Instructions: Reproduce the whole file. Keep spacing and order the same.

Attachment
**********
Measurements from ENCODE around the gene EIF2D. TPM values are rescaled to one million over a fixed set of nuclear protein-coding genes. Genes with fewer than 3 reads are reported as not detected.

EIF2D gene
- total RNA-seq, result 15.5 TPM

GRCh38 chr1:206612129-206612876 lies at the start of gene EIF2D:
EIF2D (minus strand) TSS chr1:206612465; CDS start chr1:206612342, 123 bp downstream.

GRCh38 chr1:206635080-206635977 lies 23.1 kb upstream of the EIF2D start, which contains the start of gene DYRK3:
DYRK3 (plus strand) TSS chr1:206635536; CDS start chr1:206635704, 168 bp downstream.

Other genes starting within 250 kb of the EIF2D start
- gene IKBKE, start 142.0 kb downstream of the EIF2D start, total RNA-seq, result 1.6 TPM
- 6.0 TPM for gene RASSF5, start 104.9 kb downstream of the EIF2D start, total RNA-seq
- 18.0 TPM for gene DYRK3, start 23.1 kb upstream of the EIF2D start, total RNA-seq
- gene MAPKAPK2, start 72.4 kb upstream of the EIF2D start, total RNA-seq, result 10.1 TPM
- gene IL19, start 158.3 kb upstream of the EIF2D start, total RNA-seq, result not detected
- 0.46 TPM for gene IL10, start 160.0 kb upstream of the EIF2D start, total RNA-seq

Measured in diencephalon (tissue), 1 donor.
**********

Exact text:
Measurements from ENCODE around the gene EIF2D. TPM values are rescaled to one million over a fixed set of nuclear protein-coding genes. Genes with fewer than 3 reads are reported as not detected.

EIF2D gene
- total RNA-seq, result 15.5 TPM

GRCh38 chr1:206612129-206612876 lies at the start of gene EIF2D:
EIF2D (minus strand) TSS chr1:206612465; CDS start chr1:206612342, 123 bp downstream.

GRCh38 chr1:206635080-206635977 lies 23.1 kb upstream of the EIF2D start, which contains the start of gene DYRK3:
DYRK3 (plus strand) TSS chr1:206635536; CDS start chr1:206635704, 168 bp downstream.

Other genes starting within 250 kb of the EIF2D start
- gene IKBKE, start 142.0 kb downstream of the EIF2D start, total RNA-seq, result 1.6 TPM
- 6.0 TPM for gene RASSF5, start 104.9 kb downstream of the EIF2D start, total RNA-seq
- 18.0 TPM for gene DYRK3, start 23.1 kb upstream of the EIF2D start, total RNA-seq
- gene MAPKAPK2, start 72.4 kb upstream of the EIF2D start, total RNA-seq, result 10.1 TPM
- gene IL19, start 158.3 kb upstream of the EIF2D start, total RNA-seq, result not detected
- 0.46 TPM for gene IL10, start 160.0 kb upstream of the EIF2D start, total RNA-seq

Measured in diencephalon (tissue), 1 donor.